Sunday, June 15, 2008
Bank should not raise rates over oil
Posted by David Smith at 09:00 AM
Category: David Smith's other articles

quill.jpg

The next few days will do much to determine whether prospects for Britain’s economy over the next 12 to 18 months are merely poor, or start to look dreadful.

On Tuesday the May inflation figures will be published and, while these things can never be predicted, are set to show the rate rising above 3%, triggering an open letter from Bank of England governor Mervyn King to Alistair Darling, the chancellor. Inflation on the target measure was 3% in April and should have been pushed above it now by rising food, petrol and utility bills.

The contents of that letter and of the minutes of the June meeting of the Bank’s monetary policy committee — published on Wednesday — will tell us much about whether the money markets are right to expect a series of interest-rate rises in the coming months — which could be the last straw for the economy.

Most economists, in contrast to the markets, have taken the view that the Bank cannot raise rates in the current circumstances. Yes, inflation is high, they concede, but this is due to global commodity and energy price developments. And yes, inflation expectations have risen, but there is no sign of any follow-through into higher wages. The Bank has to hold rates and grit its teeth.

So, if one were to preview the exchange of letters on that basis, King will cite the factors, mainly external, that have pushed inflation higher. He will say the Bank does not take any of this lightly, and is serious about getting inflation back to the 2% target, but it recognises that to try to do so quickly would hit the economy unnecessarily hard. A gradual return to target will be its strategy and, by implication, there will be no nasty upward lurches in interest rates.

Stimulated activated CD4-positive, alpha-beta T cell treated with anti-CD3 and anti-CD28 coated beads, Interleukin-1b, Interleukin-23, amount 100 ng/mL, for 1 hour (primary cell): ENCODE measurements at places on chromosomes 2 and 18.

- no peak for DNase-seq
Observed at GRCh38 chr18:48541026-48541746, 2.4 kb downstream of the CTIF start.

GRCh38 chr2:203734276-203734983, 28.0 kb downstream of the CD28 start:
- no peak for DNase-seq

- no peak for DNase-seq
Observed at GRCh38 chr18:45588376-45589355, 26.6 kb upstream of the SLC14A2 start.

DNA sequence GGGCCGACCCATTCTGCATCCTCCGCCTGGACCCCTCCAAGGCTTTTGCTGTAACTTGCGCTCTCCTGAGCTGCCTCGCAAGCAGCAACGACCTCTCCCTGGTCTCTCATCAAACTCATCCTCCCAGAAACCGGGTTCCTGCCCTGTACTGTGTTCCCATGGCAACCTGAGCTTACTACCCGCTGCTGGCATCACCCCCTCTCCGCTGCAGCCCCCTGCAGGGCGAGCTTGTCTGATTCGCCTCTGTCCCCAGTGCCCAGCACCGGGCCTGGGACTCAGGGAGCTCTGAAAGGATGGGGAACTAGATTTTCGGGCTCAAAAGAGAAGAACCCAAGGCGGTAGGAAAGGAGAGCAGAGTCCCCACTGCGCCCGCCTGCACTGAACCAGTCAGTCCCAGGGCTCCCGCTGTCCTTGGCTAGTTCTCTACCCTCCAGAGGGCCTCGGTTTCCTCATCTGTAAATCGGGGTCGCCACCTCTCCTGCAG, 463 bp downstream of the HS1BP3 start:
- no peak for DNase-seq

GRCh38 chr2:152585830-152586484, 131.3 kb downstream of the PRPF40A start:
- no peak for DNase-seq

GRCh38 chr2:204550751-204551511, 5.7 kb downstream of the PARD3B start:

Darling, in response, will say he understands the Bank’s difficulties and the factors behind them. He will say, in essence, that the government is happy for the Bank to take its time, which it plainly is. A Treasury research paper, “Global commodities: a long term vision for stable, secure and sustainable global markets”, sets out the factors that have pushed prices higher and will be used by the chancellor and Gordon Brown to try to influence other countries at this weekend’s G8 finance ministers’ meeting in Japan and other upcoming gatherings.

The risk, however, is that King’s tone and the minutes are more hawkish. The Bank’s own figures, released on Thursday, showed a jump in inflation expectations for the next 12 months from 3.3% to 4.3%. Official figures last week had industry’s raw material and fuel costs up by nearly 28% on a year ago, with factory gate prices rising by almost 9%.